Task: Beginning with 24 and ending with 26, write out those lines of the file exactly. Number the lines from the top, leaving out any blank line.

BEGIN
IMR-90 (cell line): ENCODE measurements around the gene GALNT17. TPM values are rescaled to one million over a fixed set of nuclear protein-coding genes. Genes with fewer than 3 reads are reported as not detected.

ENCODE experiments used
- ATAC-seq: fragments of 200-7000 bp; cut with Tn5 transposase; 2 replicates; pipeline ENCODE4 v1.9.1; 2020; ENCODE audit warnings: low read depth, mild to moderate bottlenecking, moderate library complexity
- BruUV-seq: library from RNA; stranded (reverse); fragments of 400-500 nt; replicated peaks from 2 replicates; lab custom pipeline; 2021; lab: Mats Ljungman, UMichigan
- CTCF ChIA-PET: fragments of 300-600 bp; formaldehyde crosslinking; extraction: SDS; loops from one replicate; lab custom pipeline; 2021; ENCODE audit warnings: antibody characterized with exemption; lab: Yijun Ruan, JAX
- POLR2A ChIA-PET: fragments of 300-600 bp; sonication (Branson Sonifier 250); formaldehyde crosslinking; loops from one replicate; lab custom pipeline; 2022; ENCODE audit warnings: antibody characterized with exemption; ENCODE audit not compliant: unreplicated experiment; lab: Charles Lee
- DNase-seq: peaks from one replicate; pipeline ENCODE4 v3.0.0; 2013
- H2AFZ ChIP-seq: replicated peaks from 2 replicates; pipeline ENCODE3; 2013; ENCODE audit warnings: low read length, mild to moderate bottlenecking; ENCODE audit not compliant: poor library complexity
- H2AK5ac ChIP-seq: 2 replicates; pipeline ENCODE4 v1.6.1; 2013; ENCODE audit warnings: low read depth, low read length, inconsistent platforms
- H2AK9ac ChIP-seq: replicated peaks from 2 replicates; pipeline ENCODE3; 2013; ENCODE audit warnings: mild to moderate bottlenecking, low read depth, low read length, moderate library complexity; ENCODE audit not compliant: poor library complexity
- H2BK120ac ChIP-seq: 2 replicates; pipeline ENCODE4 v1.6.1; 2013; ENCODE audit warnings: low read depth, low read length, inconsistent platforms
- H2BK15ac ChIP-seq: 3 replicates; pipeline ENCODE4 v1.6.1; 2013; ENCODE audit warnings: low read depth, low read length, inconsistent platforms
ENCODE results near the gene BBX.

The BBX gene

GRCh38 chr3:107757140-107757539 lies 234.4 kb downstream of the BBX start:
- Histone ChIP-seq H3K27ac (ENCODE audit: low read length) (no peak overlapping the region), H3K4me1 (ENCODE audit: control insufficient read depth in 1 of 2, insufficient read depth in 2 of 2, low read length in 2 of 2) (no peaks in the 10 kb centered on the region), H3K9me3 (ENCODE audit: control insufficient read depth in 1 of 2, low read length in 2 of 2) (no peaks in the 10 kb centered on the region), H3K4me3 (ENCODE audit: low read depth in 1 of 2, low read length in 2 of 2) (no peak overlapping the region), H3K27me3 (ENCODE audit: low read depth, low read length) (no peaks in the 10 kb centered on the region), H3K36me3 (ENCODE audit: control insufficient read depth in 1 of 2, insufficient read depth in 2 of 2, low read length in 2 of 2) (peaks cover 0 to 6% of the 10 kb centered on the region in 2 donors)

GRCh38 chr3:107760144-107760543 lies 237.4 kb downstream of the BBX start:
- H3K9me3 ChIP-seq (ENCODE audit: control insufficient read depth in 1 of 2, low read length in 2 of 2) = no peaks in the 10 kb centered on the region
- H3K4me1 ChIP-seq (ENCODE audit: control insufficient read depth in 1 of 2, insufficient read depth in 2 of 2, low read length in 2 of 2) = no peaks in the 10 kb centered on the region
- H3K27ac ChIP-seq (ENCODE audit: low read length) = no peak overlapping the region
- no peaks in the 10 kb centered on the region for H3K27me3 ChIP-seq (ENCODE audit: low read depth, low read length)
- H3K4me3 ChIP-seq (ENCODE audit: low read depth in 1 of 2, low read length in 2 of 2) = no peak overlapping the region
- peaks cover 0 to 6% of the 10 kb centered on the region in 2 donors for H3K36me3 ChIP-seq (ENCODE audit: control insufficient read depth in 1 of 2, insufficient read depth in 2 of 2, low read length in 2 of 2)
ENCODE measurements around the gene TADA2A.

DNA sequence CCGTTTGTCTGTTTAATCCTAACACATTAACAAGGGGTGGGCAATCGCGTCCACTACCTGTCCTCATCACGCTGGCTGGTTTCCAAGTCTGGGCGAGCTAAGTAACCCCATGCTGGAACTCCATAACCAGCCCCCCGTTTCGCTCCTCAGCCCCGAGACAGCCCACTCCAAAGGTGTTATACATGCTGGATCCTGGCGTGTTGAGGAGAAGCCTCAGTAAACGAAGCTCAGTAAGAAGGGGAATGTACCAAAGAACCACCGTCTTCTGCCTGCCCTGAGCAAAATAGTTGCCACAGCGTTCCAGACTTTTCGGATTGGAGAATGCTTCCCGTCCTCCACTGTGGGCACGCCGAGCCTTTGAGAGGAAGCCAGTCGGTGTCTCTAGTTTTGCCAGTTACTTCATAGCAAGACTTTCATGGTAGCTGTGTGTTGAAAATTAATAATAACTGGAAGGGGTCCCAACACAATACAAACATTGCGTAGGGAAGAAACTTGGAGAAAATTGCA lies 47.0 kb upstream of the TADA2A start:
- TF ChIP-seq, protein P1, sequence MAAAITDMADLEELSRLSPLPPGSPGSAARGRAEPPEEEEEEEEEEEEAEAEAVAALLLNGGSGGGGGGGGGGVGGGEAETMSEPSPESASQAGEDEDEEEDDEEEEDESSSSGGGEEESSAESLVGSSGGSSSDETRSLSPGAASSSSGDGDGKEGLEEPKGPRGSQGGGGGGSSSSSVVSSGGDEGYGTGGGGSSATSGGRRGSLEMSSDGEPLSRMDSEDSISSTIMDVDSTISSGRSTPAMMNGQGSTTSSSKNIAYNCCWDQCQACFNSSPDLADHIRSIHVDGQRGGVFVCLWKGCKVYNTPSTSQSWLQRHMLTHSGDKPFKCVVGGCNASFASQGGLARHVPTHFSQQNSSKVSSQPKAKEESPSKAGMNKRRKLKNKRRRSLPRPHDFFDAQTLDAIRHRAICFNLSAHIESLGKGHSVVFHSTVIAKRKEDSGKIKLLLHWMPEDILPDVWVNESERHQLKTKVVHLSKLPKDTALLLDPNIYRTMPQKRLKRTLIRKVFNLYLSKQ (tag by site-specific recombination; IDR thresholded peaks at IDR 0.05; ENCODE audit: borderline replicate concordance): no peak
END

ENCODE measurements around the gene TADA2A.

DNA sequence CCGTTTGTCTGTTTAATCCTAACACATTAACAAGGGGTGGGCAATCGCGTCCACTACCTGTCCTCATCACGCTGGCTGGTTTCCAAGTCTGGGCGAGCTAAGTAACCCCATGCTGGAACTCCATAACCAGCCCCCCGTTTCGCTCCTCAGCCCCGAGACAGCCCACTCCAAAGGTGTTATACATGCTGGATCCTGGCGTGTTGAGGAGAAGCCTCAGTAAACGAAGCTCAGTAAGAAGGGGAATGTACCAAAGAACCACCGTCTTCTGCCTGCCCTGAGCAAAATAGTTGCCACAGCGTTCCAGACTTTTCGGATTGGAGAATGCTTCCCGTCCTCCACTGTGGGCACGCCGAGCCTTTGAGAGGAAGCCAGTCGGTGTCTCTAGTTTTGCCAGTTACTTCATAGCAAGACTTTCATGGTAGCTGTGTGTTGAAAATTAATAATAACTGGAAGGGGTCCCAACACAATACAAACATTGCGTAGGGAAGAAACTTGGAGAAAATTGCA lies 47.0 kb upstream of the TADA2A start:
- TF ChIP-seq, protein P1, sequence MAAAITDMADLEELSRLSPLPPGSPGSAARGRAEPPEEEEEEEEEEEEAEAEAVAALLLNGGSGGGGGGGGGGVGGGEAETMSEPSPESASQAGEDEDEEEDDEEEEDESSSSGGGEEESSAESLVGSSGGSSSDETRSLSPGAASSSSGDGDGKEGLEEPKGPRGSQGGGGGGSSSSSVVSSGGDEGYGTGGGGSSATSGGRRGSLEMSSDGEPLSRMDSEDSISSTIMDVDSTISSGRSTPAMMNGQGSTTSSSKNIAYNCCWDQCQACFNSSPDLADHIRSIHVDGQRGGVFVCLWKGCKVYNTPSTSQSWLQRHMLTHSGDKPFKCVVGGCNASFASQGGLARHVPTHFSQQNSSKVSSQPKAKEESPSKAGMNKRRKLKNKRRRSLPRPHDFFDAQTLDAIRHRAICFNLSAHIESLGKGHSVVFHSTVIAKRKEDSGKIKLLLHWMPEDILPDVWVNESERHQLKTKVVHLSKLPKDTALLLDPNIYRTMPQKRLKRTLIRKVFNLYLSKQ (tag by site-specific recombination; IDR thresholded peaks at IDR 0.05; ENCODE audit: borderline replicate concordance): no peak